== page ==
In a further embodiment, there is provided a method of operating a WLAN receiver for processing incoming radio signals. The method comprises performing analog signal processing, and performing digital signal processing. The method further comprises detecting a header in a received signal. Performing the analog signal processing comprises the header detection.
The accompanying drawings are incorporated into and form a part of the specification for the purpose of explaining the principles of the invention. The drawings are not to be construed as limiting the invention to only the illustrated and described examples of how the invention can be made and used. Further features and advantages will become apparent from the following and more particular description of the invention, as illustrated in the accompanying drawings, wherein:
The illustrative embodiments of the present invention will be described with reference to the figure drawings wherein like elements and structures are indicated by like reference numbers.
Referring now to the figures and particularly to
A delay line 100 is provided to sample the I/Q baseband signals with a 20 MHz sampling rate and store the sampled signal values for 0.8 μs. After that time, the sampled signal values are switched to the delay line output.
A complex mixer 105 is provided that may consist of four mixer blocks. The output signals of the complex mixer 105 represent the complex valued autocorrelation signal that may be calculated as follows:
where I′ and Q′ are the delayed signals. It is to be noted that the delayed I′+jQ′ is treated as conjugate signal.
The calculation of the autocorrelation signal is then followed by an integration which makes use of low pass filters 115 and 120.
The filtered signals are provided to a rectifier 130 that calculates the magnitude A1 of the complex valued input signal. This may be described to be approximately done by summing the absolute values of the real and imaginary parts:
A second low pass filter (LPF2) 135 provides an additional autocorrelation signal A2. The low pass filter 135 has a longer integration time than the low pass filters 115, 120.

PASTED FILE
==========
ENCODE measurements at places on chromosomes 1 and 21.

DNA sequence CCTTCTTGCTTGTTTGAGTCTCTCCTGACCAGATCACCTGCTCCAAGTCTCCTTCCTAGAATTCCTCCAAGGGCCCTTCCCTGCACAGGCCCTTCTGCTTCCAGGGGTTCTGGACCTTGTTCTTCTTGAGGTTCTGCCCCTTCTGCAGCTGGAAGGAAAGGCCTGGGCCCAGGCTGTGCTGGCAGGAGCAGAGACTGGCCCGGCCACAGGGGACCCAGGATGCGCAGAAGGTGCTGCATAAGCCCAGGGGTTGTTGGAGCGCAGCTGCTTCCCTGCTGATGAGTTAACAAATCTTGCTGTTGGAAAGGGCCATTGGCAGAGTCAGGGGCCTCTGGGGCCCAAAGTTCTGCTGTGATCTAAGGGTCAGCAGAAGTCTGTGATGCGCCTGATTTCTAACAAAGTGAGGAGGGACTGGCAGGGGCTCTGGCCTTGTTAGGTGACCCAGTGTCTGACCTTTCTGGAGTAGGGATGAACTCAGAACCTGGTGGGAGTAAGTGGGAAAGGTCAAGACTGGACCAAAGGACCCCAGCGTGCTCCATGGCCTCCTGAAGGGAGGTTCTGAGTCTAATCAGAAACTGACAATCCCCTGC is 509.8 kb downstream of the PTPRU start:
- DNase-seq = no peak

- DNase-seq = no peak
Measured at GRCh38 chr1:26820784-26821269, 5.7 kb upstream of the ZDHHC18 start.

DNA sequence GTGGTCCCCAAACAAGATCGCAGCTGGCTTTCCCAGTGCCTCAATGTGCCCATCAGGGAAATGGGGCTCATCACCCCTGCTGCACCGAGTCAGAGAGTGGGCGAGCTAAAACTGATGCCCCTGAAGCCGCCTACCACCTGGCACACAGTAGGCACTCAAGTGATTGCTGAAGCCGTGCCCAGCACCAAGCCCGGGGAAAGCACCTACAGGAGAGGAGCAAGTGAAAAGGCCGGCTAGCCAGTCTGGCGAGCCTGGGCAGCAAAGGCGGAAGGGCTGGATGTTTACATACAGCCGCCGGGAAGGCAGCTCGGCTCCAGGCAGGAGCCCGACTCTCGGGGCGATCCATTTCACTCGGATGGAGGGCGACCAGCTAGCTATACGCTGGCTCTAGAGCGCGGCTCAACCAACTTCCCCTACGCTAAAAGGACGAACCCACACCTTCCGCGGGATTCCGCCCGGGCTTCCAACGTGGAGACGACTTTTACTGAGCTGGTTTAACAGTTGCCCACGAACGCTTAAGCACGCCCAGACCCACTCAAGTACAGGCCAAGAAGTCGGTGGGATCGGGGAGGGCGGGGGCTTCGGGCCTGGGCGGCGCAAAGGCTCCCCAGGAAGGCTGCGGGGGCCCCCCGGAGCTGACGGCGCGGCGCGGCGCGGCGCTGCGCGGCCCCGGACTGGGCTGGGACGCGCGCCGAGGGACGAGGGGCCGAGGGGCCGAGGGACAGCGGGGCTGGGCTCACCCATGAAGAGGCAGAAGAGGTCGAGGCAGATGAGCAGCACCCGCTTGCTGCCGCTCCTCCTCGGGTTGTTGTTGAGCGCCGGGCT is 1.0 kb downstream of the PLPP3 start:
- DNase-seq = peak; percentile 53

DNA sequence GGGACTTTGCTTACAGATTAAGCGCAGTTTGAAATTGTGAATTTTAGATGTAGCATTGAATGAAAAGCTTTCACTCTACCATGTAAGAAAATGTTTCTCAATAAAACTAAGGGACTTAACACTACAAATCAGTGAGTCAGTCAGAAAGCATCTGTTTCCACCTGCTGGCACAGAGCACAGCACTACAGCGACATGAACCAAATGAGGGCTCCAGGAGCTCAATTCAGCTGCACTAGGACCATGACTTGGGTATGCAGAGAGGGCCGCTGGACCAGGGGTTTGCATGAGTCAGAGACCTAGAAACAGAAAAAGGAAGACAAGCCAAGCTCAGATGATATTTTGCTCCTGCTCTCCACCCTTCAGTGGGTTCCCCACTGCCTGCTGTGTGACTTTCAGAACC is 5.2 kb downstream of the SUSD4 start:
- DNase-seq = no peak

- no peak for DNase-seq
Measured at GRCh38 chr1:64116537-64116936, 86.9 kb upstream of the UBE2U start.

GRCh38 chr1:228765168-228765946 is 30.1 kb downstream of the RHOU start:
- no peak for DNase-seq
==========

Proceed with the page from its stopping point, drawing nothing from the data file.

As a reference for the comparators 160, 165, 170, power signals P1 and P2 are generated. The reference path uses the same low pass filters (LPF1 and LPF2) 125, 140 as the autocorrelation signal path. It is to be noted that the autocorrelation signal and the power signals of the present embodiment are proportional to the squared baseband signal magnitude. This allows for making the comparator decision independent from the signal amplitude.
As can be seen from
The comparator 165 compares the autocorrelation signal A1 with the power signal P1 that is weighted by a constant scaling factor a by scaling unit 145. Both signals may have the same amplitude (when neglecting noise), so the factor a may be chosen to be less than 1. The header detection is therefore based on the criterion that
The LPF1 cut-off frequency may be set to a value where the delay of the comparator output referred to the header start is about 1.6 μs. This delay may vary with the Signal-to-Noise Ratio (SNR). As this time constant may provide insufficient noise peak smoothing so that the comparator output hits about once in a millisecond, a further criterion may be used to suppress this kind of noise-caused false detection.
According to this further criterion, the comparator output is validated by further comparing the autocorrelation signal A1 to the power signal P2 that is averaged by low pass filter 140 using a longer time constant. The low pass filter 140 may also provide an additional delay of the power signal. Therefore, the autocorrelation signal A1 is compared to the noise power that was present before the header signal appeared. To exceed the threshold, the baseband signal energy is chosen to be slightly higher than the noise power. In the present embodiment, the SNR is chosen to be about 2.5 dB to meet this criterion.
A further validation of the HD signal may be achieved by comparing the longer averaged signals A2 and P2. The same weighting factors a may be used here to scale the power signal P2 by scaling unit 150. Due to the longer time constant of LPF2, the delay may be in the range of 4 μs to 6 μs. Therefore, the comparator 160 provides a second header detect signal HD2 that may be too late to start the AGC (Automatic Gain Control). Nevertheless, the signal HD2 may be used to reset the AGC in case it is not high a certain time after the HD signal hit.
In the present embodiment, the scaling factors α and β used in scaling units 145, 150, 155 are chosen to be α=0.5 and β=1.0.